Satapatha Brahmana Part II (SBE26), Julius Eggeling tr. , at sacred-texts.com
3:1:4:11. All formulas of the consecration are audgrabhana (elevatory), since he who is consecrated elevates himself (ud-grabh) from this world to the world of the gods. He elevates himself by means of these same formulas, and therefore they say that all formulas of the consecration are 'audgrabhana.' Now they also (specially) designate these intermediate ones as 'audgrabhana,' because these are libations 1, and a libation is a sacrifice. For the muttering of a sacrificial formula is an occult (form of sacrifice), but a libation is a direct (form of) sacrifice: hence it is by this same sacrifice that he elevates himself from this world to the world of the gods.
3:1:4:22. And again, the three libations which he makes with the dipping-spoon (sruva) are said to be 'âdhîtayagus 2.' The fourth libation is made for the sake of completeness; while the fifth, which is made with the offering-spoon (sruk, viz. the guhû), is the real audgrabhana-libation: for he makes it with an
anushtubh verse, and the anushtubh is speech, and the sacrifice also is speech.
3:1:4:33. By means of the sacrifice the gods obtained that supreme authority which they now wield. They spake, 'How may this (world) of ours be unattainable by men!' They then sipped the sap of the sacrifice, as bees would suck out honey; and having drained the sacrifice and effaced its traces by means of the sacrificial stake, they disappeared: and because they effaced (scattered, yopaya) therewith, therefore it is called yûpa (stake).
3:1:4:44. Now this was heard by the Rishis. They collected the sacrifice, just as this sacrifice is collected (prepared) 1; for even so does he now collect the sacrifice, when he offers those (audgrabhana) libations.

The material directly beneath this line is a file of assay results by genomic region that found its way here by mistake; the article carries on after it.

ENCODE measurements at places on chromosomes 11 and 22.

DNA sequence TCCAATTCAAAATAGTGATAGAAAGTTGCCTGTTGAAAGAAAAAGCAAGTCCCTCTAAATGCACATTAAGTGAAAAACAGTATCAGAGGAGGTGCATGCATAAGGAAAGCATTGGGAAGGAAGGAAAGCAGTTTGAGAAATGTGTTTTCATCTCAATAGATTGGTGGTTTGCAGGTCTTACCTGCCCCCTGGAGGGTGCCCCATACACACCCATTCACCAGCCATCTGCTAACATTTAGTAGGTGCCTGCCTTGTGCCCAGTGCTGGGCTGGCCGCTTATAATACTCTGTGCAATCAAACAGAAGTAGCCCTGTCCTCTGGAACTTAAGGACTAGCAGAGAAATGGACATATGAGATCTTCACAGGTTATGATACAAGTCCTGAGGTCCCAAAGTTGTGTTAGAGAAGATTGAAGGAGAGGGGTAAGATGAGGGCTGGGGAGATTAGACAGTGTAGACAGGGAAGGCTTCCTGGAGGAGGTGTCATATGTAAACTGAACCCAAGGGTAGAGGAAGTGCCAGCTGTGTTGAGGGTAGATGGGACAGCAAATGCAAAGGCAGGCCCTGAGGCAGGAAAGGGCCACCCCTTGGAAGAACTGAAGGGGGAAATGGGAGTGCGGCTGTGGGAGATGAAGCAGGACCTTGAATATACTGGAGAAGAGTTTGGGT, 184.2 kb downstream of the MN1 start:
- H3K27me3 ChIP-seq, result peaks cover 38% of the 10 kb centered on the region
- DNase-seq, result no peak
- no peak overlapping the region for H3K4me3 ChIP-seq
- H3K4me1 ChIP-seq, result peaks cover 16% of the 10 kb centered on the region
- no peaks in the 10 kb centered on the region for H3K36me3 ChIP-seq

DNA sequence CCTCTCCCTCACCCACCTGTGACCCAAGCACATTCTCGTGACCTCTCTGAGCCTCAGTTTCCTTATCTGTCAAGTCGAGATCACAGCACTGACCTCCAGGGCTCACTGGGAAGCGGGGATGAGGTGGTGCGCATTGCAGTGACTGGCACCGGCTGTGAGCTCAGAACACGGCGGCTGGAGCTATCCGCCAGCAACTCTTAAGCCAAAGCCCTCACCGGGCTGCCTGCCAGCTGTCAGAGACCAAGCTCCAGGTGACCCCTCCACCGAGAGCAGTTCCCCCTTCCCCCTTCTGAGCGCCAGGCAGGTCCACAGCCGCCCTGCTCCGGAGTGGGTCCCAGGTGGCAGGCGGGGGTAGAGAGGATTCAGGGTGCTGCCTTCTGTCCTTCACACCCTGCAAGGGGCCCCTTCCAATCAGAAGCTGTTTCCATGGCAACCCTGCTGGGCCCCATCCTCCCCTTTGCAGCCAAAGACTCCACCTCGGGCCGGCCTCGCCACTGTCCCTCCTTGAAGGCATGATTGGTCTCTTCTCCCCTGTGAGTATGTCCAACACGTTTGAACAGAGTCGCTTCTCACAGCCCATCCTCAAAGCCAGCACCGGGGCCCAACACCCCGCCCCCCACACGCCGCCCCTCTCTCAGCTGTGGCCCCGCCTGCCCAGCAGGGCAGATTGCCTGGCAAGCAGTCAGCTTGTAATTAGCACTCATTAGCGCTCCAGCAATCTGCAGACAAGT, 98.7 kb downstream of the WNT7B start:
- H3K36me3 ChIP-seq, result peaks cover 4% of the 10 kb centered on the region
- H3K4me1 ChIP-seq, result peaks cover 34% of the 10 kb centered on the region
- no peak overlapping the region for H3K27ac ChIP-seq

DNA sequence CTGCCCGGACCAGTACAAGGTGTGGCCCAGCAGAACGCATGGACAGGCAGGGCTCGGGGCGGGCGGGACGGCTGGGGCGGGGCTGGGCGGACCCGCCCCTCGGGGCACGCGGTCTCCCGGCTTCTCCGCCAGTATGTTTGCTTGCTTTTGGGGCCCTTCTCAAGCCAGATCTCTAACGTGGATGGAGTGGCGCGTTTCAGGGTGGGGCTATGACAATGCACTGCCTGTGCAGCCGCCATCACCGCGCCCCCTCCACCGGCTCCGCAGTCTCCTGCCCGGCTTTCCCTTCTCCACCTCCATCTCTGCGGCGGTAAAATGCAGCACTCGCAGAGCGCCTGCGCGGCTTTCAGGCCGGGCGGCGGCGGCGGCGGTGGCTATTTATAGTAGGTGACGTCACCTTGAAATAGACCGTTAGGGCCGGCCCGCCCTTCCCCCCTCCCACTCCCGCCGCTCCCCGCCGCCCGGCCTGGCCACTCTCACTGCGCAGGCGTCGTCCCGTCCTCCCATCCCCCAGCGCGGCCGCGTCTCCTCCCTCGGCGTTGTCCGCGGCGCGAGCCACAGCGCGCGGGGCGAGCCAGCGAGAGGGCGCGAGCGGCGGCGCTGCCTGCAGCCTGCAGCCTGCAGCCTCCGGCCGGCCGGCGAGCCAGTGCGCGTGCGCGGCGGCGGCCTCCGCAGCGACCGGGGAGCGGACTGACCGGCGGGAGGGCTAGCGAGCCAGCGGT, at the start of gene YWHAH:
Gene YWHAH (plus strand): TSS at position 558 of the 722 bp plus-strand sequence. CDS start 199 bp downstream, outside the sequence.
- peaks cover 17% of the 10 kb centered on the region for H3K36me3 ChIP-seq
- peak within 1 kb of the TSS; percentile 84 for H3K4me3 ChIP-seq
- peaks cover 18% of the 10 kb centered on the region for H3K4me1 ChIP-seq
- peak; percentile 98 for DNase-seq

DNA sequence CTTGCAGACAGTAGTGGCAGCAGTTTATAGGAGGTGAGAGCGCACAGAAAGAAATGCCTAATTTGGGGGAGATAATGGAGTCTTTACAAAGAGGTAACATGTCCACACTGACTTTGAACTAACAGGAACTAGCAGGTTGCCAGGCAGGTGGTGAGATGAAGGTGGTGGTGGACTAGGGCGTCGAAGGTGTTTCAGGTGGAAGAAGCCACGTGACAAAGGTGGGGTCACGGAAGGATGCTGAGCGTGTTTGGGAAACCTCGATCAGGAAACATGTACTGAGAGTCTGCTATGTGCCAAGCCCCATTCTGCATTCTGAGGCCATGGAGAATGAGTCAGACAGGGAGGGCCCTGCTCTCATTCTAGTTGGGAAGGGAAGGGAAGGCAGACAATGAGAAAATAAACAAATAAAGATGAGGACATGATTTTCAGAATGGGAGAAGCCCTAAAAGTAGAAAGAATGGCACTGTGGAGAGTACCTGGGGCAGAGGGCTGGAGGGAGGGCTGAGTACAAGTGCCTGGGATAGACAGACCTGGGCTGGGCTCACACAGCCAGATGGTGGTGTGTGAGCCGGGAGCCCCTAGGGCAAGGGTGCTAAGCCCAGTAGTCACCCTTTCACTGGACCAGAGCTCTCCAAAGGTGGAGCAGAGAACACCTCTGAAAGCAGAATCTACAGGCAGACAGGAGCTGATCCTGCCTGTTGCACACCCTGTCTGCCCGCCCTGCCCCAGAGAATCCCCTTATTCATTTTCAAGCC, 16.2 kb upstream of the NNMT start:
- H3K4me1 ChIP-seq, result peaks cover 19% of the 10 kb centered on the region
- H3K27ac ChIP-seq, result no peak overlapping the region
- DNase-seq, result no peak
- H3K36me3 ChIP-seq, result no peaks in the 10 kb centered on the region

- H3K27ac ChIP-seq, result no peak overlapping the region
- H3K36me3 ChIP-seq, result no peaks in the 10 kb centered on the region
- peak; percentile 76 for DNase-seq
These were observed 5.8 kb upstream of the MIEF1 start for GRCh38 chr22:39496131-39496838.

3:1:4:55. He offers five libations, because the sacrifice is commensurate to the year, and there are five seasons in the year: thus he gains it (the year) in five (divisions), and therefore he makes five libations.
3:1:4:66. Now then of the oblation (Vâg. S. IV, 7): 'To the Purpose, to the Impulse, to Agni, hail!' At the outset he indeed purposes to sacrifice. What part of the sacrifice (is contained) in this (first libation), that he now collects and makes his own.
3:1:4:77. 'To Wisdom, to Thought, to Agni, hail!' with wisdom and thought he indeed conceives that he may sacrifice. What part of the sacrifice (is contained) in this (second libation), that he now collects and makes his own.
3:1:4:88. 'To Initiation, to Penance, to Agni, hail!' This is merely uttered, but no libation is made.
3:1:4:99. 'To Sarasvatî, to Pûshan, to Agni, hail!' Now Sarasvatî is speech, and the sacrifice also is speech. And Pûshan represents cattle, because Pûshan means prosperity (pushti), and cattle also means prosperity, since the sacrifice means cattle. What part of the sacrifice (is contained) in this (third libation), that he now collects and makes his own.
3:1:4:1010. As to this they say, 'These (three) libations are offered indefinitely; they are unestablished, without a god: therein is neither Indra, nor Soma, nor Agni.'